Imagine: You are living your life, with all the regular ups and downs. One day, you suffer a stroke, suddenly losing not only your mobility and independence, but also your ability to communicate. You are the same person inside, yet somehow different. A prisoner in your own head. You can’t express your thoughts and ideas clearly, yet you are still intelligent. What’s worse, you can’t even talk about this loss with those you love. You feel sad. You feel alone. You become depressed.
Traumatic life events are a common cause of depression, so it’s no surprise to find that many people with aphasia struggle with mental health issues. Impairment to communication skills after a stroke can lead to feelings of stress, frustration, anxiety, and hopelessness, while also making it more difficult for a person with aphasia to ask for and receive help.
Most speech-language pathologists (SLPs) are accustomed to encountering emotional issues with their clients during therapy, but few feel trained to offer counseling for depression. Research suggests that speech-language therapists may even be inclined to sidestep emotional issues during treatment, missing valuable opportunities to provide support.
For someone with aphasia who finds that their SLP is the person with whom they can best communicate, it is vital that the therapist is equipped to deal with their emotional needs. Crystal Johnson, MSc, MCP, RSLP, RCC is a registered clinical counselor who is also a speech-language pathologist, so we talked to her for advice on how clinical counseling can help people with communication disorders and their families.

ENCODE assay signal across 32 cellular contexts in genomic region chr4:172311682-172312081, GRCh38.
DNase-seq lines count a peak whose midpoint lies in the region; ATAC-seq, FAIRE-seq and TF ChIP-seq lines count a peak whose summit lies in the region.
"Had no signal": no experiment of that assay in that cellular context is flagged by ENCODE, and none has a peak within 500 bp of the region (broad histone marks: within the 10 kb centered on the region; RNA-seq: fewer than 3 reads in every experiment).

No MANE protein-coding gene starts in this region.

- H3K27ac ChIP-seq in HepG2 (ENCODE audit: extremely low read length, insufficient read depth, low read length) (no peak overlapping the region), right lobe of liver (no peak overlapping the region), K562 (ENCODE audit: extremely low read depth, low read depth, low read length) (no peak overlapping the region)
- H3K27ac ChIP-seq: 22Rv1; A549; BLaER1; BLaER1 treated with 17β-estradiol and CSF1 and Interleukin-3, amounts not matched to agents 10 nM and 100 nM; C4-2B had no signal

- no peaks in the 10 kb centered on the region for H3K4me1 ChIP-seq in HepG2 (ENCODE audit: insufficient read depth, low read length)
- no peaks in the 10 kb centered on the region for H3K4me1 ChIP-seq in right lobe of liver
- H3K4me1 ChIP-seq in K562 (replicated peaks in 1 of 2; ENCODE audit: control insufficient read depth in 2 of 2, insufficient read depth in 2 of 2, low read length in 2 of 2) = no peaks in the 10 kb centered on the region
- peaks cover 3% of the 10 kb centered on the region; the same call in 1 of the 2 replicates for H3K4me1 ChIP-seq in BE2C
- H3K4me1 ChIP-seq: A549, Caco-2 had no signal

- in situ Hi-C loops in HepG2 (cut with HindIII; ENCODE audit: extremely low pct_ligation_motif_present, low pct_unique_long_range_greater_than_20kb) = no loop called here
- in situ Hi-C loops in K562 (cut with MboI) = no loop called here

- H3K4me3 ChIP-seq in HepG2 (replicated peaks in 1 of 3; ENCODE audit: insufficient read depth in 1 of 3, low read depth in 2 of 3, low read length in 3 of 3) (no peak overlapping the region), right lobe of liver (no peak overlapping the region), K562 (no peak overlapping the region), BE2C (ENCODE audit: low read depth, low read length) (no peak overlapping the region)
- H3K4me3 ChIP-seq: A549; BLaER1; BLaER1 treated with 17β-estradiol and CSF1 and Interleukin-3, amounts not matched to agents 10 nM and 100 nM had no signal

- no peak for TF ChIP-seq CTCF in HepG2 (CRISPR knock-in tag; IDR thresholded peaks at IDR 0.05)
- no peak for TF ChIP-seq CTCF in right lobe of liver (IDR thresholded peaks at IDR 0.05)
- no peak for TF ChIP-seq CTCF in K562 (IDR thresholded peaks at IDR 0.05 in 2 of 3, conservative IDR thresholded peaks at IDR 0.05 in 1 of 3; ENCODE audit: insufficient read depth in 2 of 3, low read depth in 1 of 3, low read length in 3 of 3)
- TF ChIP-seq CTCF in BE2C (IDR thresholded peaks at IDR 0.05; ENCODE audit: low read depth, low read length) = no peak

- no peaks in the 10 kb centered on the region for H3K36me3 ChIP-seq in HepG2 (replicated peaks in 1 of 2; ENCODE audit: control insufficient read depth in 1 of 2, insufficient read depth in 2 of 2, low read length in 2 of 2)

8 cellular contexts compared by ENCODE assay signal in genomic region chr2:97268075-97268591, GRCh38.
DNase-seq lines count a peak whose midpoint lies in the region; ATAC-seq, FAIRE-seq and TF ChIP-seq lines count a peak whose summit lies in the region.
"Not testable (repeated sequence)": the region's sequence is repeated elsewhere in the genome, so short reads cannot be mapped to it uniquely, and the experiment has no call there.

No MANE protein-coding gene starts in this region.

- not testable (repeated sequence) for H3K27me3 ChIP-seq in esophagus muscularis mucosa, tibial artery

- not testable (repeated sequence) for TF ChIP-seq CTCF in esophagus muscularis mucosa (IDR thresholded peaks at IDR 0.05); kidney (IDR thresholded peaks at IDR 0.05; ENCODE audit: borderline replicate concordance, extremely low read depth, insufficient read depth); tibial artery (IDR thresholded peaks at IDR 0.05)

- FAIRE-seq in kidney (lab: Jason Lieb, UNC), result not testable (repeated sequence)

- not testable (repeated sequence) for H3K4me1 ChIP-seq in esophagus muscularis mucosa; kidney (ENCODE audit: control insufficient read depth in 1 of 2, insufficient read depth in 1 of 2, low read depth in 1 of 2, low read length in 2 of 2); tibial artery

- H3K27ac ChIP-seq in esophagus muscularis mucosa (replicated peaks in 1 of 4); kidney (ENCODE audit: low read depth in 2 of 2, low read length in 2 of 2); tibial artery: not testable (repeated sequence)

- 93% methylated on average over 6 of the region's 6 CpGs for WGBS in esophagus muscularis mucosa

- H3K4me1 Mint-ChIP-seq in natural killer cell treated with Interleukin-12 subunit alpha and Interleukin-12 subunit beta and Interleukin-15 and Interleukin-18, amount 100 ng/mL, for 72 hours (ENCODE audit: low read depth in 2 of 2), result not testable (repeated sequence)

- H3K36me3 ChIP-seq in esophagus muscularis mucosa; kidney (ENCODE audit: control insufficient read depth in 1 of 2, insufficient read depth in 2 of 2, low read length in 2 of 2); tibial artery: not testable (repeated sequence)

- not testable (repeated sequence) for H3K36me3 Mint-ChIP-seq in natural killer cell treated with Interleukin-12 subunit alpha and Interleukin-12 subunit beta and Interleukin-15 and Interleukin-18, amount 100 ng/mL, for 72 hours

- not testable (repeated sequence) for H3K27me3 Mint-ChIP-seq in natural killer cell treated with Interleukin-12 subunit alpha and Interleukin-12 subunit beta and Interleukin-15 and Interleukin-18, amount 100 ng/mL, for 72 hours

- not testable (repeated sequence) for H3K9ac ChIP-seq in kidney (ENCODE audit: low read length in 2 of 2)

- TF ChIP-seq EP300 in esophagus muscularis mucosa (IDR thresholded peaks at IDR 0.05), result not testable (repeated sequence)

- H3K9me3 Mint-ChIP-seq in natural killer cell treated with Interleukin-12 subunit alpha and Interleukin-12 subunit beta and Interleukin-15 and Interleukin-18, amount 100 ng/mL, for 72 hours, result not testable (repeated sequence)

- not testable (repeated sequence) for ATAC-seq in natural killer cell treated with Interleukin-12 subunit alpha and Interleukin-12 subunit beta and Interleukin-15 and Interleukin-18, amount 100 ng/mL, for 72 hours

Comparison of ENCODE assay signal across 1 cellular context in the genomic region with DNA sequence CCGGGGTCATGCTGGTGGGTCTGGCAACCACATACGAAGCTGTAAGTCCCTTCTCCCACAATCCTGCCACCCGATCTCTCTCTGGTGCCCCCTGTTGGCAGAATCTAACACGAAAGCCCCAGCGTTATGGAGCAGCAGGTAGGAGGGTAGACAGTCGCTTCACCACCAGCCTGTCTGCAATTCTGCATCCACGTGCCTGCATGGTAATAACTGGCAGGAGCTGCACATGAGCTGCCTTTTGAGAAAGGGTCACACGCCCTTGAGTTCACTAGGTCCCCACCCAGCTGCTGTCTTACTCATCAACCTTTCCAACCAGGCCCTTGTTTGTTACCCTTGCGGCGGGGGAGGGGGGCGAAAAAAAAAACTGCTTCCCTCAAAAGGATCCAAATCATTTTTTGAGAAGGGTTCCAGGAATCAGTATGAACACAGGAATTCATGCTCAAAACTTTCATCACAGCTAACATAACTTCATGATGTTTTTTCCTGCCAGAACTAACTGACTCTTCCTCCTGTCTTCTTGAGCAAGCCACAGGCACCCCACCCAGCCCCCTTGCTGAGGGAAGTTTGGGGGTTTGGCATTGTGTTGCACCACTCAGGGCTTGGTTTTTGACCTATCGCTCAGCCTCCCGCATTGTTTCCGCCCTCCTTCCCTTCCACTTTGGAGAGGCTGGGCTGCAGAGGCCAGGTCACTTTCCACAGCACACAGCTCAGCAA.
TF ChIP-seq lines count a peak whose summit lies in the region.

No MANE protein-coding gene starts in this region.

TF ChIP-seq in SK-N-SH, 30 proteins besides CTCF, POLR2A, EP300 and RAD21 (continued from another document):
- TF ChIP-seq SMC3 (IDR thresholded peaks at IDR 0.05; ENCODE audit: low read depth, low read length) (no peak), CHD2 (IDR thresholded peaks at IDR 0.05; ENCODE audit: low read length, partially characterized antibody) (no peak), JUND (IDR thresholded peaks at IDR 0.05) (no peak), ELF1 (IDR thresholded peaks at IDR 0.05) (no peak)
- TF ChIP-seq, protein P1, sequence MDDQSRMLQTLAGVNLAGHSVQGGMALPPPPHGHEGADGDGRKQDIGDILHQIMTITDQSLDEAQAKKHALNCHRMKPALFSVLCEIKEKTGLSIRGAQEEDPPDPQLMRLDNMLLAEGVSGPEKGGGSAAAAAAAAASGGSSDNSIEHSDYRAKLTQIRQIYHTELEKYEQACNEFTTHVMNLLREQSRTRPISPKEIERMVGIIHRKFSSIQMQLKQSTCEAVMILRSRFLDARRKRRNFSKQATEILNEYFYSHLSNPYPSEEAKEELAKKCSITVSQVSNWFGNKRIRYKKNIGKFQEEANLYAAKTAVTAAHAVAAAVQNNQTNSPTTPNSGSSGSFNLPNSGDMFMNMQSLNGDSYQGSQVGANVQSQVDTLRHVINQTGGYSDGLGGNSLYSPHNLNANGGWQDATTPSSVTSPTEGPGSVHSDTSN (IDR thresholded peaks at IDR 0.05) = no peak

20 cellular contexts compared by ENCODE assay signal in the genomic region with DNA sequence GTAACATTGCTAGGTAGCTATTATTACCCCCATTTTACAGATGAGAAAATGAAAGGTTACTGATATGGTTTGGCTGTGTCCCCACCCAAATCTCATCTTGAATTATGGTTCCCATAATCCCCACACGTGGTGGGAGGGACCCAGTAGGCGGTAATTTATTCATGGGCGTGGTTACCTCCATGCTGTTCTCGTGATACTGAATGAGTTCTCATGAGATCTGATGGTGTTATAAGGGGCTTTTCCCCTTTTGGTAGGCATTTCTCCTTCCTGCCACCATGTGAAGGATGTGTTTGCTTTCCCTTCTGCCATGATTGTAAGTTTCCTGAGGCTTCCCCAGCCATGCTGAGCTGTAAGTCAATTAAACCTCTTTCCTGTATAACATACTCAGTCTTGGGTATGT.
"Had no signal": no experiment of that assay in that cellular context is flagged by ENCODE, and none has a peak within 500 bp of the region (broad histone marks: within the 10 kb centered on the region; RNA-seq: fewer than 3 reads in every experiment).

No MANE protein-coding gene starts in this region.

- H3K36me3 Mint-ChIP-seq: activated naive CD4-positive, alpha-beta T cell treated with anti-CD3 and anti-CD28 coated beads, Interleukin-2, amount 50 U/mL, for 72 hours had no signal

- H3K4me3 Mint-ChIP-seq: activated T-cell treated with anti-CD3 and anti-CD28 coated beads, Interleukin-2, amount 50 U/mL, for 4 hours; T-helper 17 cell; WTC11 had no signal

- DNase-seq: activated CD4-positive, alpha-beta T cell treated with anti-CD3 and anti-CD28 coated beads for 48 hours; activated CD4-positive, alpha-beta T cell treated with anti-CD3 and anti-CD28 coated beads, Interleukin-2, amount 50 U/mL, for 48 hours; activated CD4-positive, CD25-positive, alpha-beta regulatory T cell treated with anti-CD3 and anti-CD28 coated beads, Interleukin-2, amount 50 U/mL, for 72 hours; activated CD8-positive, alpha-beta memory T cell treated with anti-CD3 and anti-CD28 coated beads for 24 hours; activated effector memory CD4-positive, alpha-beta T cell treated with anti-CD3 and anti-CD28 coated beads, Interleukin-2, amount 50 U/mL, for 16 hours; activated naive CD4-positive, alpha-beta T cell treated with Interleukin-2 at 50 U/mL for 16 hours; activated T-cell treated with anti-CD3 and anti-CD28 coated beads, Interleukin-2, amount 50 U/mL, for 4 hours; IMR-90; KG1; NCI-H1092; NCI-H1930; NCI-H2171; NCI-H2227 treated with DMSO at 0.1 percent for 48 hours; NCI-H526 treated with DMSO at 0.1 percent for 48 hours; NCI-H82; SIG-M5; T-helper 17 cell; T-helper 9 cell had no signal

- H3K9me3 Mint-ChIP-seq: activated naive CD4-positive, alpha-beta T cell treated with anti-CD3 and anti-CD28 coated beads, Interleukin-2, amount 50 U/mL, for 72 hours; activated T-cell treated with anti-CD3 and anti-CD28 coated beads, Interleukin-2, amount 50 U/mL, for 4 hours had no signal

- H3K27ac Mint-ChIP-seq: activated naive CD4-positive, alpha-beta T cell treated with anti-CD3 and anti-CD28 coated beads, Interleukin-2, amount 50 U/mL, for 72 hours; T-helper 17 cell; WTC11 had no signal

Tell us about what you do.
In my practice, I work to provide psychological and emotional care for people who have medical conditions. With my SLP training, I have unique skills to support people with communication disorders. Working with people is my passion and I believe there is room for hope and acceptance no matter what the circumstances. I have immense compassion for my clients as I realize the courage and resilience that is present in accomplishing their daily tasks.
Medical issues almost always involve some form of stress, anxiety, depression, anger, grief and loss. If not addressed, we can get stuck in these states. My own experiences with health issues and counseling have helped me to recognize that sometimes moving forward means reaching out and leaning on others.
Though I use multiple approaches, my practice draws heavily on mindfulness-based therapies. This is particularly relevant for people with health issues as these concerns can lead to sadness for the past and worry for the future. Centering ourselves in the now can be a relief.
What drove you to change careers from speech-language pathology to counseling?
I worked for 10 years in the healthcare system and saw a consistent need for psychological support when someone faces health changes. Support that was not there. The stress of feeling helpless to meet the needs of my patients led to a spiral of anxiety and depression. I worked with a counselor myself and realized that my favorite experiences as an SLP revolved around the therapeutic relationship more than the speech therapy itself. I decided then that it was time to move in a new direction.
How does having a background in speech-language pathology help you in your counseling practice?